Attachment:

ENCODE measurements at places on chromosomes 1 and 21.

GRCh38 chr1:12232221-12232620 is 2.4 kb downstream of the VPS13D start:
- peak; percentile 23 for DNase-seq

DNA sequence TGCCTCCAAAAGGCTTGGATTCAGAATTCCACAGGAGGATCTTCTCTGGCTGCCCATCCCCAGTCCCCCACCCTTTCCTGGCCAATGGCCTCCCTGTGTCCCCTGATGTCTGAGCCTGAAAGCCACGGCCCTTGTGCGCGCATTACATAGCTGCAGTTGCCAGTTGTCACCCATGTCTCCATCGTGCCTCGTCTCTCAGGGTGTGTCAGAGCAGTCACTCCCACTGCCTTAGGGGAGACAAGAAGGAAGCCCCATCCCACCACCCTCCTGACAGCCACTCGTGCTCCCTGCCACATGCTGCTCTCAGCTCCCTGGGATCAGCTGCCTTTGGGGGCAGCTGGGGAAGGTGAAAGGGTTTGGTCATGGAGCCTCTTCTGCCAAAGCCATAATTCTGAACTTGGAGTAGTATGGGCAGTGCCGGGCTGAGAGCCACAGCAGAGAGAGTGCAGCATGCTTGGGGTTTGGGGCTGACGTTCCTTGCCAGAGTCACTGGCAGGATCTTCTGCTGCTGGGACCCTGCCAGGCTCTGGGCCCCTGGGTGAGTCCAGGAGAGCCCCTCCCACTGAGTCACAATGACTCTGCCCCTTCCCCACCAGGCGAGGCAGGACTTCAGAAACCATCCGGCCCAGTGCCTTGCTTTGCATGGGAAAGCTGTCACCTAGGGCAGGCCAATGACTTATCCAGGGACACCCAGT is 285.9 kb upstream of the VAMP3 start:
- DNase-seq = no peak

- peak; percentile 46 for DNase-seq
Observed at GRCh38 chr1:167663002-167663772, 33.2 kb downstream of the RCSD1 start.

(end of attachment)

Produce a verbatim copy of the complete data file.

ENCODE measurements at places on chromosomes 1 and 21.

GRCh38 chr1:12232221-12232620 is 2.4 kb downstream of the VPS13D start:
- peak; percentile 23 for DNase-seq

DNA sequence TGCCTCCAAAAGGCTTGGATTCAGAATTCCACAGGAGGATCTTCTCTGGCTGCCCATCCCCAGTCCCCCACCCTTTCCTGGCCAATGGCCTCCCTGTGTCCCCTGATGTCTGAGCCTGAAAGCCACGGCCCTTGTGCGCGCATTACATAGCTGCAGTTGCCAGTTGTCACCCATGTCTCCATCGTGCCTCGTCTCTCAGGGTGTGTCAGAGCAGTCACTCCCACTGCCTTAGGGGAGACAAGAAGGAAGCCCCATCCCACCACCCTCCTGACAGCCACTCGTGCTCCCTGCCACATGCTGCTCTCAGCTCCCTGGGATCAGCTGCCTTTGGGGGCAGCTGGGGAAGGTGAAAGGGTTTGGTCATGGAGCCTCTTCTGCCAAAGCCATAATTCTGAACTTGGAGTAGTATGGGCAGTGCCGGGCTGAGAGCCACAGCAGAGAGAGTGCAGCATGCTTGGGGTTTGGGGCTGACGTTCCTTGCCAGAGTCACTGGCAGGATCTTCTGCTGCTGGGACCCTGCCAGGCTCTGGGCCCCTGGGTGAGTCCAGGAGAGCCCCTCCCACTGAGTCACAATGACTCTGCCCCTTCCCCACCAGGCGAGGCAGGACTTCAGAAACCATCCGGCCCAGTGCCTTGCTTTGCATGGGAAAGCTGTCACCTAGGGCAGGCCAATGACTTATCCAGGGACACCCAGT is 285.9 kb upstream of the VAMP3 start:
- DNase-seq = no peak

- peak; percentile 46 for DNase-seq
Observed at GRCh38 chr1:167663002-167663772, 33.2 kb downstream of the RCSD1 start.